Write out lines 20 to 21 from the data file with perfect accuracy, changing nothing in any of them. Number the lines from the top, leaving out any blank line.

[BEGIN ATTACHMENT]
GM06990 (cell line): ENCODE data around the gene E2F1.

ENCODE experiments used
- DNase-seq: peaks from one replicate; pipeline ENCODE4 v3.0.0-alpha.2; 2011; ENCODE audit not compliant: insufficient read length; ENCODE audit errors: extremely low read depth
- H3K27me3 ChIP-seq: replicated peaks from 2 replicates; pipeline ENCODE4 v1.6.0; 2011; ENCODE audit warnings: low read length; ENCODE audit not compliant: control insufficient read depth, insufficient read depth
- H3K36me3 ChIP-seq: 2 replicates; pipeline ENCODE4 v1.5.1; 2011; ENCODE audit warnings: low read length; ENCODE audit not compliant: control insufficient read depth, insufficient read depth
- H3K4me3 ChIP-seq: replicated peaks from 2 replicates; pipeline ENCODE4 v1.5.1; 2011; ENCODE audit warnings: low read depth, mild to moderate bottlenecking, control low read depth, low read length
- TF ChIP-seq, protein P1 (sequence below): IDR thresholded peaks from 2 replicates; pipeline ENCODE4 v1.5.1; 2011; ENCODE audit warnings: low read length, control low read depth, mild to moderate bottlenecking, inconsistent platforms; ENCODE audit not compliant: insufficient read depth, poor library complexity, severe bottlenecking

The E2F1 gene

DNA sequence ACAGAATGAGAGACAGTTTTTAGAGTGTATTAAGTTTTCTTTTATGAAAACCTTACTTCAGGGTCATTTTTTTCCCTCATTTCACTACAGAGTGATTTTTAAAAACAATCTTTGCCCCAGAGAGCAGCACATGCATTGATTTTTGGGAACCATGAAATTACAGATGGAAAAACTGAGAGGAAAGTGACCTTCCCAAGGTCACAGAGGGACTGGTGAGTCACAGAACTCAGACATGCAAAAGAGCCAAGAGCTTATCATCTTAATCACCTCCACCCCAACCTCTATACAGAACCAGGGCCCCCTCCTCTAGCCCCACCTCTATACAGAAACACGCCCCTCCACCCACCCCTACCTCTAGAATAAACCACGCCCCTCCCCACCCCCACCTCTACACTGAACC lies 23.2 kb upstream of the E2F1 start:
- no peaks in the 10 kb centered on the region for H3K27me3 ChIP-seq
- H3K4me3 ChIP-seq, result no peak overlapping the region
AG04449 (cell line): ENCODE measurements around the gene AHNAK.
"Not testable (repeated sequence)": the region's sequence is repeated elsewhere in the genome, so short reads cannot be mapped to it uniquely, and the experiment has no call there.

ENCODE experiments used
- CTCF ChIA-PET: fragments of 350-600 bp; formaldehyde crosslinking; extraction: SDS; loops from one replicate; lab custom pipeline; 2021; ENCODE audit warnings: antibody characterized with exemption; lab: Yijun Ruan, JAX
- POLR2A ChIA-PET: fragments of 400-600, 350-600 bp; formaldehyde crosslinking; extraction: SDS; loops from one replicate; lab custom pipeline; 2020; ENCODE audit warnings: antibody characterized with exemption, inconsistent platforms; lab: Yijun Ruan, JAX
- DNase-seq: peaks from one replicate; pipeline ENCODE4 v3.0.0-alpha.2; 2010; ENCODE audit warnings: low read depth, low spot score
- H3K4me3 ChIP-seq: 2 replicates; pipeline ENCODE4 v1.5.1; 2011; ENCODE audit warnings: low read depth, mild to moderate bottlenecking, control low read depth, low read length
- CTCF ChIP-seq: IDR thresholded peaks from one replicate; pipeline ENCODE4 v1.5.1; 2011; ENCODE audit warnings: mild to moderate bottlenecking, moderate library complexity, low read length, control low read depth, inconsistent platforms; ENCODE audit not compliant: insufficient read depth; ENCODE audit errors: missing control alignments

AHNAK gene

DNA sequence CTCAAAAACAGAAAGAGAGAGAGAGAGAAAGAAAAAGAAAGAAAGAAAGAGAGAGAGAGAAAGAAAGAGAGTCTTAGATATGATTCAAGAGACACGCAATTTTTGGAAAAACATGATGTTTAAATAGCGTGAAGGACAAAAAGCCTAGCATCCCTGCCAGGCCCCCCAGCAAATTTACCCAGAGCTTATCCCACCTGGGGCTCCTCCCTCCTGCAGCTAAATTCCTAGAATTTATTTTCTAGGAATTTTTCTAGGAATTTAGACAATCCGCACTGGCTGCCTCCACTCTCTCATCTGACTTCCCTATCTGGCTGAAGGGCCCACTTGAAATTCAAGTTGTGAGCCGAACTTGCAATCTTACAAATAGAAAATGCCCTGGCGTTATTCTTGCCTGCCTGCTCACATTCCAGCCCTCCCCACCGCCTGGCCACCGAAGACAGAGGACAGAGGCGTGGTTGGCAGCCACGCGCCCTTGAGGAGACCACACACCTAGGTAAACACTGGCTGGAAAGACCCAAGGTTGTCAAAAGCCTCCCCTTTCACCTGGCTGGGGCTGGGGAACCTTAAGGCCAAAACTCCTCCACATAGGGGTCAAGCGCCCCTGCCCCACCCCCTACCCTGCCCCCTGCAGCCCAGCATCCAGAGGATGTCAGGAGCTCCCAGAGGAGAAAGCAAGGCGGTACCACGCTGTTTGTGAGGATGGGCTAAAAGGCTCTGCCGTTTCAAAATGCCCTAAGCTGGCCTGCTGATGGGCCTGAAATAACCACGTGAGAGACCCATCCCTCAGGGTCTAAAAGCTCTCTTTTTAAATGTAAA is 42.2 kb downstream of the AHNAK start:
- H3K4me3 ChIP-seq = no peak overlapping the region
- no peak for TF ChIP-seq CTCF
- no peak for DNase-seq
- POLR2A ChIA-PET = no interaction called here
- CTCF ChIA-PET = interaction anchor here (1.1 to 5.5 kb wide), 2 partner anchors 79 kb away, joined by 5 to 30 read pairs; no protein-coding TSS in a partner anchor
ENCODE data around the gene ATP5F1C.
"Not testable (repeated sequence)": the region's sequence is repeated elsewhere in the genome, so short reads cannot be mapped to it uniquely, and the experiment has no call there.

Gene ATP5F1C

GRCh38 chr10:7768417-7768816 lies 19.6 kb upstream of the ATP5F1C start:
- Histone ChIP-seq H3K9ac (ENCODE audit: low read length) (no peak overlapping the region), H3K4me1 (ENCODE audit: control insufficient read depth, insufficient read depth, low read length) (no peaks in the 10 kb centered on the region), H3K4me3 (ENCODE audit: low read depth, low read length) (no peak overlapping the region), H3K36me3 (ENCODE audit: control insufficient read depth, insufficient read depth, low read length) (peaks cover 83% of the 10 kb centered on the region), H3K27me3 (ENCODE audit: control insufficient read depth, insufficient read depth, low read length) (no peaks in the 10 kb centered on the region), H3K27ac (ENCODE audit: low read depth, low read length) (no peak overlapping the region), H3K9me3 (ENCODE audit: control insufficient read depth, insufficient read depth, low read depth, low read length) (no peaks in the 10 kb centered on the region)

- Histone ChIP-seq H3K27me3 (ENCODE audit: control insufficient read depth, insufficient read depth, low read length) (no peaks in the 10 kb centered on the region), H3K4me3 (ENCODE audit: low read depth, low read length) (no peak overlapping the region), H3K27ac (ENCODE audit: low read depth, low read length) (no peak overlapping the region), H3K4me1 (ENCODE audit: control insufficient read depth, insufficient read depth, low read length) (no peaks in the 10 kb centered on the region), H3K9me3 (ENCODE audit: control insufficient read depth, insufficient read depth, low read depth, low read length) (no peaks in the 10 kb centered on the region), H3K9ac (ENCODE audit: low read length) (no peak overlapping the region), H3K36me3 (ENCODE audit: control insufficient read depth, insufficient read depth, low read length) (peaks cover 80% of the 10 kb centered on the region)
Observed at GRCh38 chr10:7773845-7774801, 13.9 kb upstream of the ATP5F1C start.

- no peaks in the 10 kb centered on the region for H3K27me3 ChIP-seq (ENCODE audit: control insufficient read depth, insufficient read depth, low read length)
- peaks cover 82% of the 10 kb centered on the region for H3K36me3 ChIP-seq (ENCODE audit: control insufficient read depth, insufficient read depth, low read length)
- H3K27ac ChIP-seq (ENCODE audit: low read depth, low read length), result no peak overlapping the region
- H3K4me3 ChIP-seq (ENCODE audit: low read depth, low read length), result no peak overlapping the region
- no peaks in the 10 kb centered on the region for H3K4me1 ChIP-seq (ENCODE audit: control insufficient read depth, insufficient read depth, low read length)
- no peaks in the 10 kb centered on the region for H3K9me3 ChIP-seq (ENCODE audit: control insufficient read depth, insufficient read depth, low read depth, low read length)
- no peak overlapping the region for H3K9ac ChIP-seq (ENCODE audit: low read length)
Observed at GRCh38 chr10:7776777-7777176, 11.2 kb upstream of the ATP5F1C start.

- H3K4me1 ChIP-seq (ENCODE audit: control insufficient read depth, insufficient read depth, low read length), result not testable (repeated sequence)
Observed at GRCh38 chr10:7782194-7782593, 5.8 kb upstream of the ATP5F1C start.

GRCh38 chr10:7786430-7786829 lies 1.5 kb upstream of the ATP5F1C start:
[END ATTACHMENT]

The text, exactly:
AHNAK gene

DNA sequence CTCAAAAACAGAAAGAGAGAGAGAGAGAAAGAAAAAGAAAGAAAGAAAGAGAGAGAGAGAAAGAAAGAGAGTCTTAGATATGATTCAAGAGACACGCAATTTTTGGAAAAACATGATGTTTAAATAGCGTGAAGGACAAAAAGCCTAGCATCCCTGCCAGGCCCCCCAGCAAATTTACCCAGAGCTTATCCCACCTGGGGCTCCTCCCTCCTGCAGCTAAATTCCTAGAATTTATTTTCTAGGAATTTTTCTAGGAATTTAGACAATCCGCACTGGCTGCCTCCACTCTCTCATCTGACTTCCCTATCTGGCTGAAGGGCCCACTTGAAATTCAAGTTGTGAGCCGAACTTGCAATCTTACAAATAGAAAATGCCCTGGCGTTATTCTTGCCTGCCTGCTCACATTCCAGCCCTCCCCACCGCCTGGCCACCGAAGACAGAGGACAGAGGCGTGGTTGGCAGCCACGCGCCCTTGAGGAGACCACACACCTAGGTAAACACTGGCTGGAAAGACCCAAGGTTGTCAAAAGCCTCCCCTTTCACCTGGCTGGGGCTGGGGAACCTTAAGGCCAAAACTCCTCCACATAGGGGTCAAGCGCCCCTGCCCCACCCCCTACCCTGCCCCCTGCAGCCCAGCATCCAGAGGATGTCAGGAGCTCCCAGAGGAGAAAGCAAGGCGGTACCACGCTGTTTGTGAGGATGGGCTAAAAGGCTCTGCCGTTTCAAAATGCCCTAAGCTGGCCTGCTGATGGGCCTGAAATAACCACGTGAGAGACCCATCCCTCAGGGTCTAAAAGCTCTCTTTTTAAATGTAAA is 42.2 kb downstream of the AHNAK start: